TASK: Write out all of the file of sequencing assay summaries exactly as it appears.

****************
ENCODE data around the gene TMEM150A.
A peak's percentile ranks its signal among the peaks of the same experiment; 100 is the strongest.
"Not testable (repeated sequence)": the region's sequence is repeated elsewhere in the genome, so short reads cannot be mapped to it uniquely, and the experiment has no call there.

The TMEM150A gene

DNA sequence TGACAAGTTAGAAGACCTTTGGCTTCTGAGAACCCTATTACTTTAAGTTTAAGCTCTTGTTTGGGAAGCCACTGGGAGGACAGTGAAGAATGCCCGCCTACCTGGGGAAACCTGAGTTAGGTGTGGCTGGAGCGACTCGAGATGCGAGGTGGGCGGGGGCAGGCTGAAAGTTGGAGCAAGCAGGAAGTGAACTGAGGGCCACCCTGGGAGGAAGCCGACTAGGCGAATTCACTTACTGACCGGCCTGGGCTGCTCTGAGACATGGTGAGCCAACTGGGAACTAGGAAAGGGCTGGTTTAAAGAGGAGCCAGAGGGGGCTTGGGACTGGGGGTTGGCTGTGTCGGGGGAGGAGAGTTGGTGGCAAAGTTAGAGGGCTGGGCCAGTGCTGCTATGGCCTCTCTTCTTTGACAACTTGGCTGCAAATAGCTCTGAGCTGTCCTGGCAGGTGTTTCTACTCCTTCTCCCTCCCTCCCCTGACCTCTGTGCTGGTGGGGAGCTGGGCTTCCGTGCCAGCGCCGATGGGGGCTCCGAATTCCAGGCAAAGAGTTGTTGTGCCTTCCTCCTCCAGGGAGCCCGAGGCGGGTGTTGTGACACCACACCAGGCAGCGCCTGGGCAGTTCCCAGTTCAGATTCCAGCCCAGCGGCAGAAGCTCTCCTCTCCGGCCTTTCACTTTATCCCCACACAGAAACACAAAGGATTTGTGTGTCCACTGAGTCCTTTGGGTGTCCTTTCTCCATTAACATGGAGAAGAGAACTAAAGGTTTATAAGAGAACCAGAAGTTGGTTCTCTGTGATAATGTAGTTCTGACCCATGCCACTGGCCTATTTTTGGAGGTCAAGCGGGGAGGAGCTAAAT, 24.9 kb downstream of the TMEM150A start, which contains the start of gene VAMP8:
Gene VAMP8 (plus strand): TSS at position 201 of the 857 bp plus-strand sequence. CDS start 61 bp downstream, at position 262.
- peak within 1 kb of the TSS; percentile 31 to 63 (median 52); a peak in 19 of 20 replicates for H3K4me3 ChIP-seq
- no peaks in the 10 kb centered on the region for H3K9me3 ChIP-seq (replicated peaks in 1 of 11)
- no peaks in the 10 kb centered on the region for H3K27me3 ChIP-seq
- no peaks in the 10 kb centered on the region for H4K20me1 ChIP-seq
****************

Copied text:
ENCODE data around the gene TMEM150A.
A peak's percentile ranks its signal among the peaks of the same experiment; 100 is the strongest.
"Not testable (repeated sequence)": the region's sequence is repeated elsewhere in the genome, so short reads cannot be mapped to it uniquely, and the experiment has no call there.

The TMEM150A gene

DNA sequence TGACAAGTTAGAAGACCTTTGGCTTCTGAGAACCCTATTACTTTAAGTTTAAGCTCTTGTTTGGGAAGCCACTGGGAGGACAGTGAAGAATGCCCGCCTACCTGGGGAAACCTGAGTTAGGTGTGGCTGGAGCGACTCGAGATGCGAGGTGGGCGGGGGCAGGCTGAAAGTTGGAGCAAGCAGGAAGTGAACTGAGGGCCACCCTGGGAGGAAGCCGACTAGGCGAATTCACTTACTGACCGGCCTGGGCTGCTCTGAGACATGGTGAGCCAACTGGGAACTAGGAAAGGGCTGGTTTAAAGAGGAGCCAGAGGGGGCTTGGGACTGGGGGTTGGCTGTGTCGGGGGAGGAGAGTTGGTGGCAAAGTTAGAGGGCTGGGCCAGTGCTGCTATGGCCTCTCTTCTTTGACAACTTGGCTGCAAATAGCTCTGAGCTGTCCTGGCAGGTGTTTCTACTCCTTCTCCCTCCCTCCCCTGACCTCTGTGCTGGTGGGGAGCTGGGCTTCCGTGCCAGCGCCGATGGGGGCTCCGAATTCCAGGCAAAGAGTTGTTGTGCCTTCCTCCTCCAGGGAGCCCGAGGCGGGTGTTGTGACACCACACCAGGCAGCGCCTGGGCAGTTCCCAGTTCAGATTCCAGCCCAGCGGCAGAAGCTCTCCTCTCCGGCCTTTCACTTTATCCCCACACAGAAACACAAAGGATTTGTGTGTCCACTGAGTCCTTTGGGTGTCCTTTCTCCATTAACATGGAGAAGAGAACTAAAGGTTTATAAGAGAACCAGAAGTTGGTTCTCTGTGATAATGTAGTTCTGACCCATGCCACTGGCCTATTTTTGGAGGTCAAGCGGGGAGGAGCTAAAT, 24.9 kb downstream of the TMEM150A start, which contains the start of gene VAMP8:
Gene VAMP8 (plus strand): TSS at position 201 of the 857 bp plus-strand sequence. CDS start 61 bp downstream, at position 262.
- peak within 1 kb of the TSS; percentile 31 to 63 (median 52); a peak in 19 of 20 replicates for H3K4me3 ChIP-seq
- no peaks in the 10 kb centered on the region for H3K9me3 ChIP-seq (replicated peaks in 1 of 11)
- no peaks in the 10 kb centered on the region for H3K27me3 ChIP-seq
- no peaks in the 10 kb centered on the region for H4K20me1 ChIP-seq